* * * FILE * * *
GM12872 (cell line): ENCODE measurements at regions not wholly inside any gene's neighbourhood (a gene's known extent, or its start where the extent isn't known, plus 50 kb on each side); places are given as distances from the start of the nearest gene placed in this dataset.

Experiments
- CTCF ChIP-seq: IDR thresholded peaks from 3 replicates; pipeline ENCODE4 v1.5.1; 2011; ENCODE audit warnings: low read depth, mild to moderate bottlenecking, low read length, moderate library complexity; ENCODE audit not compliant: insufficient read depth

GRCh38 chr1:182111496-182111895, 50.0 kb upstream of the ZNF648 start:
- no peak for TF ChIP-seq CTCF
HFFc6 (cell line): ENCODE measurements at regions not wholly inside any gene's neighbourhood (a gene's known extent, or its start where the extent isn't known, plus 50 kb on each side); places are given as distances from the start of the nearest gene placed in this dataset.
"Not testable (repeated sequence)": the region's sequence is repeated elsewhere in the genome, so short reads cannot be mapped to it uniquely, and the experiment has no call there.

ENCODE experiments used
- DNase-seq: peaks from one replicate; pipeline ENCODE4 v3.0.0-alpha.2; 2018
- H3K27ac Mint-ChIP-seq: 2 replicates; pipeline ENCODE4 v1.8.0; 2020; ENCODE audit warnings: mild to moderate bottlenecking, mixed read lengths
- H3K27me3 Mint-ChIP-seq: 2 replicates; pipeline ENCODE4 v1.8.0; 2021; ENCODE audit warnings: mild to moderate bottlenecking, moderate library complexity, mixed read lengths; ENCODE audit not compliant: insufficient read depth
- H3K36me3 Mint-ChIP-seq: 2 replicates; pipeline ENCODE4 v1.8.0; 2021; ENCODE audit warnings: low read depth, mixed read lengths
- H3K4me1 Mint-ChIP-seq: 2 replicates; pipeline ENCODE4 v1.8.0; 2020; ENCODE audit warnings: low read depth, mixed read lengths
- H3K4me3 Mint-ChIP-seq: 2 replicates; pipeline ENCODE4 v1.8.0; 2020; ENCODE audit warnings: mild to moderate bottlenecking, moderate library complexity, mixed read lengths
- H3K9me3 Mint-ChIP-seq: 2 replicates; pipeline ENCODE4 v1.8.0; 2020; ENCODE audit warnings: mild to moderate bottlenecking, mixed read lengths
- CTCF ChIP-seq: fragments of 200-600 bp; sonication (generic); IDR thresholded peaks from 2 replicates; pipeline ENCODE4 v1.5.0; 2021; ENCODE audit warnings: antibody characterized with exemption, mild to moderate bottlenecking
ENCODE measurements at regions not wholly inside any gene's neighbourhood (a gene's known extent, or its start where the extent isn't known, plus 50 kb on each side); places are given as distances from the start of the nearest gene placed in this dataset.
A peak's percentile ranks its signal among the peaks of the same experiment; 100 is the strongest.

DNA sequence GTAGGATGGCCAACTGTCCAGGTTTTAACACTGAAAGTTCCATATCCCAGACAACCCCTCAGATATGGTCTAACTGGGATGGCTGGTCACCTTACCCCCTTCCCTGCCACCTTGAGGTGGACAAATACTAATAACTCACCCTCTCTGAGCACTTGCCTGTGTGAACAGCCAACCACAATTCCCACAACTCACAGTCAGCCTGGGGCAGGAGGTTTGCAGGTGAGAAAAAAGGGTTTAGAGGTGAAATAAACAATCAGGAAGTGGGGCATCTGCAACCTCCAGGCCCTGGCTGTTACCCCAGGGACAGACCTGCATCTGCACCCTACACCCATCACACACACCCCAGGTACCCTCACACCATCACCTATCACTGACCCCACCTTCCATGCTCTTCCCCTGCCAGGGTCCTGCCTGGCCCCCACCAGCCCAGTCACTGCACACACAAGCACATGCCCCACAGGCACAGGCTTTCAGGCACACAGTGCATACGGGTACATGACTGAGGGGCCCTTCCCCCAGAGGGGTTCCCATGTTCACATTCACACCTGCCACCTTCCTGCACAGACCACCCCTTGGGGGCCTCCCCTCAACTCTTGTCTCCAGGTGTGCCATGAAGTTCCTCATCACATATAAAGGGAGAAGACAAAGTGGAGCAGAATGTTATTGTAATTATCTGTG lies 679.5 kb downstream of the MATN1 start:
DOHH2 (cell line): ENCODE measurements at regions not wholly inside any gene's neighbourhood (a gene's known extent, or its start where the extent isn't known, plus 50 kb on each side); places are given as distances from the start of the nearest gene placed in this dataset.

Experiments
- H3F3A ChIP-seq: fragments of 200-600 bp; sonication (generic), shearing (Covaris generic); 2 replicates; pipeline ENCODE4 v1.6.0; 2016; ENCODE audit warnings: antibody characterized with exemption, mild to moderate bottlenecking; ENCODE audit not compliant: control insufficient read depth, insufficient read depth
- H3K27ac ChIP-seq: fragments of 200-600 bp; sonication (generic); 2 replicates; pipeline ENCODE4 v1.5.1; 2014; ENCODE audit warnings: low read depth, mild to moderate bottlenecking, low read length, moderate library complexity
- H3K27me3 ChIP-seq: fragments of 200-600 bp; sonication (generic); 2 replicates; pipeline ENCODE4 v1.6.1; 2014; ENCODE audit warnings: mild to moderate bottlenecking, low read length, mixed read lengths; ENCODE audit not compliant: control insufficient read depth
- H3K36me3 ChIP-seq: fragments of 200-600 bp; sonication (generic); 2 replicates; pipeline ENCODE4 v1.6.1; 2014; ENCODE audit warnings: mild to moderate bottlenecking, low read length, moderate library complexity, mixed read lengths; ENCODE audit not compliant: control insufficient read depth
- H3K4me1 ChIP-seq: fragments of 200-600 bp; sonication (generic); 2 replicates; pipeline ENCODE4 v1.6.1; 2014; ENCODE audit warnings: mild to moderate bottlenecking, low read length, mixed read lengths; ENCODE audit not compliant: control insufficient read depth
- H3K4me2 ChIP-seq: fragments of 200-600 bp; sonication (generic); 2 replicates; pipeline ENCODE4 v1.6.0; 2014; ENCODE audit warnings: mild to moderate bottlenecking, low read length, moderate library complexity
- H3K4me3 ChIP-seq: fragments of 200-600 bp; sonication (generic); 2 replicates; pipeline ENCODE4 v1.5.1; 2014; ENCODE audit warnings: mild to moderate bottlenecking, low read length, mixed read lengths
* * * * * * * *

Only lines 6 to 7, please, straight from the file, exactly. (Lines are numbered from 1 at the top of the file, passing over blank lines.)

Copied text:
HFFc6 (cell line): ENCODE measurements at regions not wholly inside any gene's neighbourhood (a gene's known extent, or its start where the extent isn't known, plus 50 kb on each side); places are given as distances from the start of the nearest gene placed in this dataset.
"Not testable (repeated sequence)": the region's sequence is repeated elsewhere in the genome, so short reads cannot be mapped to it uniquely, and the experiment has no call there.